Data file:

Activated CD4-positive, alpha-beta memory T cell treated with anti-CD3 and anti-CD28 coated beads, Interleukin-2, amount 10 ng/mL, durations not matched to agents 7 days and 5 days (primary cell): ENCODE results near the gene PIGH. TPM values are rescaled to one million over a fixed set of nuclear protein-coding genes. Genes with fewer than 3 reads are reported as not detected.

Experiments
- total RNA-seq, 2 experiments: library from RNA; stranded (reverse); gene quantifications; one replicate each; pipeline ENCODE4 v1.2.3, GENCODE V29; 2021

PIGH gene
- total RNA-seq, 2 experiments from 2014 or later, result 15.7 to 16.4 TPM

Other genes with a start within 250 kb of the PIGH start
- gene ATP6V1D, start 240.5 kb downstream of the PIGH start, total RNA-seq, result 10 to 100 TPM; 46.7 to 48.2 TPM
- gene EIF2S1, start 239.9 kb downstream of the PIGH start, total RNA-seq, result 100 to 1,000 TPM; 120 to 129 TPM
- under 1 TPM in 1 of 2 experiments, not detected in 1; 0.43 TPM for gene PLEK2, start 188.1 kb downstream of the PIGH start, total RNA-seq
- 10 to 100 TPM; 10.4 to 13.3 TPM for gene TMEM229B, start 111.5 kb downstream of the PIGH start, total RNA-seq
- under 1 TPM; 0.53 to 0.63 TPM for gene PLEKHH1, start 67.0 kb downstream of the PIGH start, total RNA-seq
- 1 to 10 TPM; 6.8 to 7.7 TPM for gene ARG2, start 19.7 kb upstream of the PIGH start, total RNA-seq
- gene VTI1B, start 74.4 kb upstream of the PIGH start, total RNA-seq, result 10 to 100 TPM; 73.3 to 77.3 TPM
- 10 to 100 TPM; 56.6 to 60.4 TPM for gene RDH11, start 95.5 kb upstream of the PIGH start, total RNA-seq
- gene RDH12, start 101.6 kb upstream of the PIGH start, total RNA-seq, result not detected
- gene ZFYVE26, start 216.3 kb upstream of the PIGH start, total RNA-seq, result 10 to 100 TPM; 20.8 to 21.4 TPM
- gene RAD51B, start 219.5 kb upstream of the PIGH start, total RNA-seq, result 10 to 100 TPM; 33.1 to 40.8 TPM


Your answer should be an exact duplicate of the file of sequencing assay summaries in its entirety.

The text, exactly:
Activated CD4-positive, alpha-beta memory T cell treated with anti-CD3 and anti-CD28 coated beads, Interleukin-2, amount 10 ng/mL, durations not matched to agents 7 days and 5 days (primary cell): ENCODE results near the gene PIGH. TPM values are rescaled to one million over a fixed set of nuclear protein-coding genes. Genes with fewer than 3 reads are reported as not detected.

Experiments
- total RNA-seq, 2 experiments: library from RNA; stranded (reverse); gene quantifications; one replicate each; pipeline ENCODE4 v1.2.3, GENCODE V29; 2021

PIGH gene
- total RNA-seq, 2 experiments from 2014 or later, result 15.7 to 16.4 TPM

Other genes with a start within 250 kb of the PIGH start
- gene ATP6V1D, start 240.5 kb downstream of the PIGH start, total RNA-seq, result 10 to 100 TPM; 46.7 to 48.2 TPM
- gene EIF2S1, start 239.9 kb downstream of the PIGH start, total RNA-seq, result 100 to 1,000 TPM; 120 to 129 TPM
- under 1 TPM in 1 of 2 experiments, not detected in 1; 0.43 TPM for gene PLEK2, start 188.1 kb downstream of the PIGH start, total RNA-seq
- 10 to 100 TPM; 10.4 to 13.3 TPM for gene TMEM229B, start 111.5 kb downstream of the PIGH start, total RNA-seq
- under 1 TPM; 0.53 to 0.63 TPM for gene PLEKHH1, start 67.0 kb downstream of the PIGH start, total RNA-seq
- 1 to 10 TPM; 6.8 to 7.7 TPM for gene ARG2, start 19.7 kb upstream of the PIGH start, total RNA-seq
- gene VTI1B, start 74.4 kb upstream of the PIGH start, total RNA-seq, result 10 to 100 TPM; 73.3 to 77.3 TPM
- 10 to 100 TPM; 56.6 to 60.4 TPM for gene RDH11, start 95.5 kb upstream of the PIGH start, total RNA-seq
- gene RDH12, start 101.6 kb upstream of the PIGH start, total RNA-seq, result not detected
- gene ZFYVE26, start 216.3 kb upstream of the PIGH start, total RNA-seq, result 10 to 100 TPM; 20.8 to 21.4 TPM
- gene RAD51B, start 219.5 kb upstream of the PIGH start, total RNA-seq, result 10 to 100 TPM; 33.1 to 40.8 TPM